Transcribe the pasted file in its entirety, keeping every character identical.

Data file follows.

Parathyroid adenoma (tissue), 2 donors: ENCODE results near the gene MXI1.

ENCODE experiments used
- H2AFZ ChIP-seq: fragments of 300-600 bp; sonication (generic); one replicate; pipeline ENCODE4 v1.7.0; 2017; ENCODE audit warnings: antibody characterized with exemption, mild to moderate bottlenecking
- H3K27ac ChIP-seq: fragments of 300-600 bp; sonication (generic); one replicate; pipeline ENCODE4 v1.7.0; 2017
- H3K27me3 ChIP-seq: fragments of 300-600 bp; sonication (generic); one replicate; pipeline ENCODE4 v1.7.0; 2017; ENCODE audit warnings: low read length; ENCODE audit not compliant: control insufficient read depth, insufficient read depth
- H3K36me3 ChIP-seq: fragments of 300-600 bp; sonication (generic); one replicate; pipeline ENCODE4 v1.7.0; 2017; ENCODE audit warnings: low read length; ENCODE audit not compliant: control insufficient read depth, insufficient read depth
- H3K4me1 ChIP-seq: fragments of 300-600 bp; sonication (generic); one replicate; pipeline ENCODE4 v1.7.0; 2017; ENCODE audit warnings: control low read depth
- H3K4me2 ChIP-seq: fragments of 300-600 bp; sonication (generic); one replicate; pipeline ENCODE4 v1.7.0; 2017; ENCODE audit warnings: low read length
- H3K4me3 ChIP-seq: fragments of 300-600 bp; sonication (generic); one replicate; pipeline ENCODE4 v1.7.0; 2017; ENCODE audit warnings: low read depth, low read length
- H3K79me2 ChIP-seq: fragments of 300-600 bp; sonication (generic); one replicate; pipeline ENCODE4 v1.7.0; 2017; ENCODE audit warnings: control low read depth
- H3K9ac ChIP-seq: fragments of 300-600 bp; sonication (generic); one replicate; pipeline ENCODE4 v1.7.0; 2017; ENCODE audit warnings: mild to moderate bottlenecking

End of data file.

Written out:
Parathyroid adenoma (tissue), 2 donors: ENCODE results near the gene MXI1.

ENCODE experiments used
- H2AFZ ChIP-seq: fragments of 300-600 bp; sonication (generic); one replicate; pipeline ENCODE4 v1.7.0; 2017; ENCODE audit warnings: antibody characterized with exemption, mild to moderate bottlenecking
- H3K27ac ChIP-seq: fragments of 300-600 bp; sonication (generic); one replicate; pipeline ENCODE4 v1.7.0; 2017
- H3K27me3 ChIP-seq: fragments of 300-600 bp; sonication (generic); one replicate; pipeline ENCODE4 v1.7.0; 2017; ENCODE audit warnings: low read length; ENCODE audit not compliant: control insufficient read depth, insufficient read depth
- H3K36me3 ChIP-seq: fragments of 300-600 bp; sonication (generic); one replicate; pipeline ENCODE4 v1.7.0; 2017; ENCODE audit warnings: low read length; ENCODE audit not compliant: control insufficient read depth, insufficient read depth
- H3K4me1 ChIP-seq: fragments of 300-600 bp; sonication (generic); one replicate; pipeline ENCODE4 v1.7.0; 2017; ENCODE audit warnings: control low read depth
- H3K4me2 ChIP-seq: fragments of 300-600 bp; sonication (generic); one replicate; pipeline ENCODE4 v1.7.0; 2017; ENCODE audit warnings: low read length
- H3K4me3 ChIP-seq: fragments of 300-600 bp; sonication (generic); one replicate; pipeline ENCODE4 v1.7.0; 2017; ENCODE audit warnings: low read depth, low read length
- H3K79me2 ChIP-seq: fragments of 300-600 bp; sonication (generic); one replicate; pipeline ENCODE4 v1.7.0; 2017; ENCODE audit warnings: control low read depth
- H3K9ac ChIP-seq: fragments of 300-600 bp; sonication (generic); one replicate; pipeline ENCODE4 v1.7.0; 2017; ENCODE audit warnings: mild to moderate bottlenecking